Author: Frank Oldham
Okay….so, as I often wonder, maybe I should, in fact, have been a pilot instead of an actuary!
Anyway, it has always fascinated me that commercial aircraft manage not only to find the runway after many hours of flight, but (thankfully) more often than not secure a safe and soft landing; even in poor weather and sometimes virtually zero visibility.
The one exception to this in my own experience was a flight in a small 8-seater to an island off the North American coast, many years ago in very poor visibility. Not for the first time in my flying experiences, the fog and cloud layer hung low, at about 1,000 feet, above which you could only see a grey-white mass. On this occasion we could see through the cockpit and in front of the speeding aircraft – and there was absolutely no visibility of the approaching runway whatsoever. Whether the pilot should have in fact landed (or turned back to New York) on this occasion remains a moot point, though clearly, we did land safely, otherwise I would not be writing this piece, but the landing was, to say the least, extremely scary and there were several white and slightly ill-looking faces in the aircraft – including the pilot! Reflecting after the event, the real difference for this particular flight was, of course, technology. The smaller 8-seater did not have the same systems for a “blind” flight as today’s modern, commercial jet-liners. There is a lesson there for us all…
One thing that is also apparent during a long intercontinental flight is that activity in the cockpit rises at the time of decent (as you might expect), and continues to remain raised during the final approach, with ever more regular – and finer – adjustments to the aircraft’s direction, height, pitch and speed as the massive body of the aircraft is carefully lined up for that perfect landing.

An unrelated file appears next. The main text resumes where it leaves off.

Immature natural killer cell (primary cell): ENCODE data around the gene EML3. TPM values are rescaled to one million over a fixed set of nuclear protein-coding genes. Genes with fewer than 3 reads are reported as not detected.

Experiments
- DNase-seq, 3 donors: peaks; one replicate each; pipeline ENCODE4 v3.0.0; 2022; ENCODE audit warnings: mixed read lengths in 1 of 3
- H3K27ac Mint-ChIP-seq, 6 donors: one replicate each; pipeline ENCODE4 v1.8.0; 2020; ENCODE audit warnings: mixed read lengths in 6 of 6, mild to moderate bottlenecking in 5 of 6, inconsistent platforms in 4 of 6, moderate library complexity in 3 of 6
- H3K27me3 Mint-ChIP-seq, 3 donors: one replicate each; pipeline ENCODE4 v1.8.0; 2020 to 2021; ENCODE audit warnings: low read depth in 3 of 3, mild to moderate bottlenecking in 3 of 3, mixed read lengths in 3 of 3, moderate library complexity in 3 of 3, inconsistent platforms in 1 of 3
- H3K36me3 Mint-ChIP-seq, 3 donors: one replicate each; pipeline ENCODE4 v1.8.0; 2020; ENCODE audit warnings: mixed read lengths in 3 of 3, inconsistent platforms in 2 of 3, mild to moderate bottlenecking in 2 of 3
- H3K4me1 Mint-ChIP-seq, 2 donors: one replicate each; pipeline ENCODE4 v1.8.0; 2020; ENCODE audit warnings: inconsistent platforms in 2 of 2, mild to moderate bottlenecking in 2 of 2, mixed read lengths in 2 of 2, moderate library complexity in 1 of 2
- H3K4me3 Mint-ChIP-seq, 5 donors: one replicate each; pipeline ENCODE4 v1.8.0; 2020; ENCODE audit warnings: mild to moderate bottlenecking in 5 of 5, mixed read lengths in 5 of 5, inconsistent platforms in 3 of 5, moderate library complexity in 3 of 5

So, as it happens, I turned my career attention to pensions, training as an actuary and more recently helping pension plans manage, and in most cases reduce, pension risk. But there remains an interesting analogy in respect of journey planning for pension plans.
Over the last decade or so, most plans have already started their long descent to an ultimate strategic and preferred goal (or landing), namely to reduce and eliminate most risks, be it to a position of hibernation or self-sufficiency, or to ready themselves for a complete risk transfer to a third-party insurer. During this phase to reduce altitude (from “cruising” – albeit an erratic form of cruising for most), plans have been focusing on managing and reducing investment risk, in particular, ensuring the assets behave a little more like the liabilities. Moreover, reducing volatility has become more important than extra return.
Funding levels increased materially in the first three quarters of 2018. In the US, the number of plans funded at 95% or above on an accounting basis has increased from 20% to almost 40%, so we have a substantial number of plans ready to commence their descent carefully towards their target destination. Indeed, we are seeing an increasing number – particularly in the UK – with a substantial portion of their liabilities now matched and with interest and (in the UK) inflation rates near to fully hedged (at least as a proportion of the assets).
As plans get closer to their intended destination and as they line up for their (hopefully) final approach, emphasis needs to turn more towards addressing the liability risks. In the same way that blustery weather can take an aircraft off course and require almost continual re-adjustment of that final trajectory, plans need to track their liabilities as closely as they track their assets and ensure they have a fully integrated picture of their flight path.